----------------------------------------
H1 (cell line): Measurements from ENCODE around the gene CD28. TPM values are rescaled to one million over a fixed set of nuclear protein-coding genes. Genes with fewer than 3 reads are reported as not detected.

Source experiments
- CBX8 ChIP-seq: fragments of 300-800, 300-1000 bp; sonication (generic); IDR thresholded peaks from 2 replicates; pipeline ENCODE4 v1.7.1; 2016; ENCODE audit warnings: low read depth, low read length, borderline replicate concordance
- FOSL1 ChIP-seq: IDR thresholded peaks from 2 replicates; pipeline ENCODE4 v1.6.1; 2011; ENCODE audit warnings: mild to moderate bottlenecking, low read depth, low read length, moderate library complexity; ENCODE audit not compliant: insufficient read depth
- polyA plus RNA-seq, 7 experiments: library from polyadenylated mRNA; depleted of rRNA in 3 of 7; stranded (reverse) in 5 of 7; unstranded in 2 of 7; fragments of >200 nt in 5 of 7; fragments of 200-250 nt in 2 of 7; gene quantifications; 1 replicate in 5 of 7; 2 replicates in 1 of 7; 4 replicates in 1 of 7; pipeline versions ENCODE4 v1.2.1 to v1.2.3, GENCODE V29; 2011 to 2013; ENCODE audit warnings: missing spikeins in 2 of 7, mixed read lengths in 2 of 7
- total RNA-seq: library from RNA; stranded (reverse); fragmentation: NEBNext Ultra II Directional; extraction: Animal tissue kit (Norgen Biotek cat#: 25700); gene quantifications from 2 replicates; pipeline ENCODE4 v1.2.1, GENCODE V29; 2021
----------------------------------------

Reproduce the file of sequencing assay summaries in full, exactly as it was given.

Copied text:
H1 (cell line): Measurements from ENCODE around the gene CD28. TPM values are rescaled to one million over a fixed set of nuclear protein-coding genes. Genes with fewer than 3 reads are reported as not detected.

Source experiments
- CBX8 ChIP-seq: fragments of 300-800, 300-1000 bp; sonication (generic); IDR thresholded peaks from 2 replicates; pipeline ENCODE4 v1.7.1; 2016; ENCODE audit warnings: low read depth, low read length, borderline replicate concordance
- FOSL1 ChIP-seq: IDR thresholded peaks from 2 replicates; pipeline ENCODE4 v1.6.1; 2011; ENCODE audit warnings: mild to moderate bottlenecking, low read depth, low read length, moderate library complexity; ENCODE audit not compliant: insufficient read depth
- polyA plus RNA-seq, 7 experiments: library from polyadenylated mRNA; depleted of rRNA in 3 of 7; stranded (reverse) in 5 of 7; unstranded in 2 of 7; fragments of >200 nt in 5 of 7; fragments of 200-250 nt in 2 of 7; gene quantifications; 1 replicate in 5 of 7; 2 replicates in 1 of 7; 4 replicates in 1 of 7; pipeline versions ENCODE4 v1.2.1 to v1.2.3, GENCODE V29; 2011 to 2013; ENCODE audit warnings: missing spikeins in 2 of 7, mixed read lengths in 2 of 7
- total RNA-seq: library from RNA; stranded (reverse); fragmentation: NEBNext Ultra II Directional; extraction: Animal tissue kit (Norgen Biotek cat#: 25700); gene quantifications from 2 replicates; pipeline ENCODE4 v1.2.1, GENCODE V29; 2021